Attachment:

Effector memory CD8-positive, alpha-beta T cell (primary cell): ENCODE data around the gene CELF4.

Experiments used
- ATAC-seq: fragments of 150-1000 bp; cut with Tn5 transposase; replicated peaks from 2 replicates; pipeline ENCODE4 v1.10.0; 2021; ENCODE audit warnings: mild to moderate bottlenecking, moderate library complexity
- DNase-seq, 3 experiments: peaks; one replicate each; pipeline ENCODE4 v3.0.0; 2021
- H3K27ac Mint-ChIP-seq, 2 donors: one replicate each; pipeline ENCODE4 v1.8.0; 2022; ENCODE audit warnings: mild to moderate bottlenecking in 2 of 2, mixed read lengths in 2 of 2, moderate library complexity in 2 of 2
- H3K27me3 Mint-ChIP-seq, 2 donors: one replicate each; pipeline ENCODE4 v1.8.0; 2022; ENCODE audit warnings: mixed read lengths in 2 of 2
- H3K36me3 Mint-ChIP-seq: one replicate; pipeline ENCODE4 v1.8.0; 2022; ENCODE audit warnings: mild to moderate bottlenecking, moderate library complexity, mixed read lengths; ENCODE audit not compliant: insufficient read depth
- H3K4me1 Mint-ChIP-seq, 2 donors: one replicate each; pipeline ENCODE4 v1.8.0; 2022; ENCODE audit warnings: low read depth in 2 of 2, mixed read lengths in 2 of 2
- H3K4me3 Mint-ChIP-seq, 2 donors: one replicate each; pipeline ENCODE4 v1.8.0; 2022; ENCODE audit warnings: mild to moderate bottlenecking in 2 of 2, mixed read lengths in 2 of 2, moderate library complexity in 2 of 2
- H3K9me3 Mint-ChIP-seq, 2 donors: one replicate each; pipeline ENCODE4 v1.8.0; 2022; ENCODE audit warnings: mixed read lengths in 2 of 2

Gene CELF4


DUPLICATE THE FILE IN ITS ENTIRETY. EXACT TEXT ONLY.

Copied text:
Effector memory CD8-positive, alpha-beta T cell (primary cell): ENCODE data around the gene CELF4.

Experiments used
- ATAC-seq: fragments of 150-1000 bp; cut with Tn5 transposase; replicated peaks from 2 replicates; pipeline ENCODE4 v1.10.0; 2021; ENCODE audit warnings: mild to moderate bottlenecking, moderate library complexity
- DNase-seq, 3 experiments: peaks; one replicate each; pipeline ENCODE4 v3.0.0; 2021
- H3K27ac Mint-ChIP-seq, 2 donors: one replicate each; pipeline ENCODE4 v1.8.0; 2022; ENCODE audit warnings: mild to moderate bottlenecking in 2 of 2, mixed read lengths in 2 of 2, moderate library complexity in 2 of 2
- H3K27me3 Mint-ChIP-seq, 2 donors: one replicate each; pipeline ENCODE4 v1.8.0; 2022; ENCODE audit warnings: mixed read lengths in 2 of 2
- H3K36me3 Mint-ChIP-seq: one replicate; pipeline ENCODE4 v1.8.0; 2022; ENCODE audit warnings: mild to moderate bottlenecking, moderate library complexity, mixed read lengths; ENCODE audit not compliant: insufficient read depth
- H3K4me1 Mint-ChIP-seq, 2 donors: one replicate each; pipeline ENCODE4 v1.8.0; 2022; ENCODE audit warnings: low read depth in 2 of 2, mixed read lengths in 2 of 2
- H3K4me3 Mint-ChIP-seq, 2 donors: one replicate each; pipeline ENCODE4 v1.8.0; 2022; ENCODE audit warnings: mild to moderate bottlenecking in 2 of 2, mixed read lengths in 2 of 2, moderate library complexity in 2 of 2
- H3K9me3 Mint-ChIP-seq, 2 donors: one replicate each; pipeline ENCODE4 v1.8.0; 2022; ENCODE audit warnings: mixed read lengths in 2 of 2

Gene CELF4